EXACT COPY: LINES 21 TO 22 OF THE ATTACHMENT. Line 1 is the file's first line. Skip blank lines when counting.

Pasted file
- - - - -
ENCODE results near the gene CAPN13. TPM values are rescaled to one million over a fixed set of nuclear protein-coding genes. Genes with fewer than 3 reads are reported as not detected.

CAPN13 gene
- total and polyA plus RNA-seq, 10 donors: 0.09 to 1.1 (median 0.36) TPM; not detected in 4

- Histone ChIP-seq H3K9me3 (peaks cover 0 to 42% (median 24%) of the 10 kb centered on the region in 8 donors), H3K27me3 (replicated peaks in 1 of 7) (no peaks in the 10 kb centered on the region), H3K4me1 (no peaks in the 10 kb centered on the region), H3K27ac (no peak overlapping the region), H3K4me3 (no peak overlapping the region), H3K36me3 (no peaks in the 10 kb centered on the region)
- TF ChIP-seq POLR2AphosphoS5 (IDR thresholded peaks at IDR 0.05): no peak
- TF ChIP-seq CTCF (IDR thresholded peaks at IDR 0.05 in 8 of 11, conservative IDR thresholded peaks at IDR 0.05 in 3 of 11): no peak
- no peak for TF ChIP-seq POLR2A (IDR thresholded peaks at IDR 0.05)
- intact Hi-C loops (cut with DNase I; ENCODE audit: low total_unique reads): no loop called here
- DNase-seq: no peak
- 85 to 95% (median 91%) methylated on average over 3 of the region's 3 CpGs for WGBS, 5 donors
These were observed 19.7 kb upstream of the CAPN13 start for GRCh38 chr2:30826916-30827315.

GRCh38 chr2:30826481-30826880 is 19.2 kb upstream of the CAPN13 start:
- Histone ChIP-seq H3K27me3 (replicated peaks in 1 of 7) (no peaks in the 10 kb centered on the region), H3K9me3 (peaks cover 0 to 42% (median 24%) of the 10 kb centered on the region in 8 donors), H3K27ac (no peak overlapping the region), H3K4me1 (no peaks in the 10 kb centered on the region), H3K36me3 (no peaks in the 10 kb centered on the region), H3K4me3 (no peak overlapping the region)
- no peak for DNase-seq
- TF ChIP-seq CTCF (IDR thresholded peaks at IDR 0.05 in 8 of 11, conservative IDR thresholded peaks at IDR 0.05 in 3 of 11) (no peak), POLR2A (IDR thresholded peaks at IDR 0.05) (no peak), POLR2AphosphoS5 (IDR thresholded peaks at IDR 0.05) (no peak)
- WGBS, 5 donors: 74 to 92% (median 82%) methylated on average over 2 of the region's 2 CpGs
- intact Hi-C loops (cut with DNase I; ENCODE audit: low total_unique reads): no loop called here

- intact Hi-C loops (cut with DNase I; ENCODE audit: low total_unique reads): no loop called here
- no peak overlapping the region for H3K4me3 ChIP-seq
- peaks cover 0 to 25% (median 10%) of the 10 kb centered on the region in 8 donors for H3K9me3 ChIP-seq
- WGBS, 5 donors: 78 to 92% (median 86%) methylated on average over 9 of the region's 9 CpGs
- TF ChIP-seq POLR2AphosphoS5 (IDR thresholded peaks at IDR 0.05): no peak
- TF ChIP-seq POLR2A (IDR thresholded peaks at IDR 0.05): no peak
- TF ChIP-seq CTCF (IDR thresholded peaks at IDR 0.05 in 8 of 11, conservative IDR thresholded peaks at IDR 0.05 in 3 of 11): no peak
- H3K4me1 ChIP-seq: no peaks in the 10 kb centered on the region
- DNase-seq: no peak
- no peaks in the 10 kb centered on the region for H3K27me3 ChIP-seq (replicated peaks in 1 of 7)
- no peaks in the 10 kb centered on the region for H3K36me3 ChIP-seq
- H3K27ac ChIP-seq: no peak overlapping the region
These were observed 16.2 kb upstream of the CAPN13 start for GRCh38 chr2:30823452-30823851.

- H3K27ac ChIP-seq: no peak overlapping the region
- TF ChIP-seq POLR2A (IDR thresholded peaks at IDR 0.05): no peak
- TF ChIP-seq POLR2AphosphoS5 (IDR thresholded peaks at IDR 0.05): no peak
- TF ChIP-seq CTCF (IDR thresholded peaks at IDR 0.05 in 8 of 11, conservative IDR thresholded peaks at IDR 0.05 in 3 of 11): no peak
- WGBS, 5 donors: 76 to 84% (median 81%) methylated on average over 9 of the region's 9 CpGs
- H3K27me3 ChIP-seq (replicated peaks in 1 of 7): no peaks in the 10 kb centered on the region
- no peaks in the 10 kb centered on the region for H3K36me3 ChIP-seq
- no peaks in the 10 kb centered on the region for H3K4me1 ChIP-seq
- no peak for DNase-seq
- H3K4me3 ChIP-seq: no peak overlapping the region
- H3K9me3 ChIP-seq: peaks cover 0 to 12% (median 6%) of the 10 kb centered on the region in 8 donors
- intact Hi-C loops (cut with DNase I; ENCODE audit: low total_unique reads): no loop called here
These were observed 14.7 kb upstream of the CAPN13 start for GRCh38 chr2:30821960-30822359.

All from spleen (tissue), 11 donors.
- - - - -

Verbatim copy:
- WGBS, 5 donors: 78 to 92% (median 86%) methylated on average over 9 of the region's 9 CpGs
- TF ChIP-seq POLR2AphosphoS5 (IDR thresholded peaks at IDR 0.05): no peak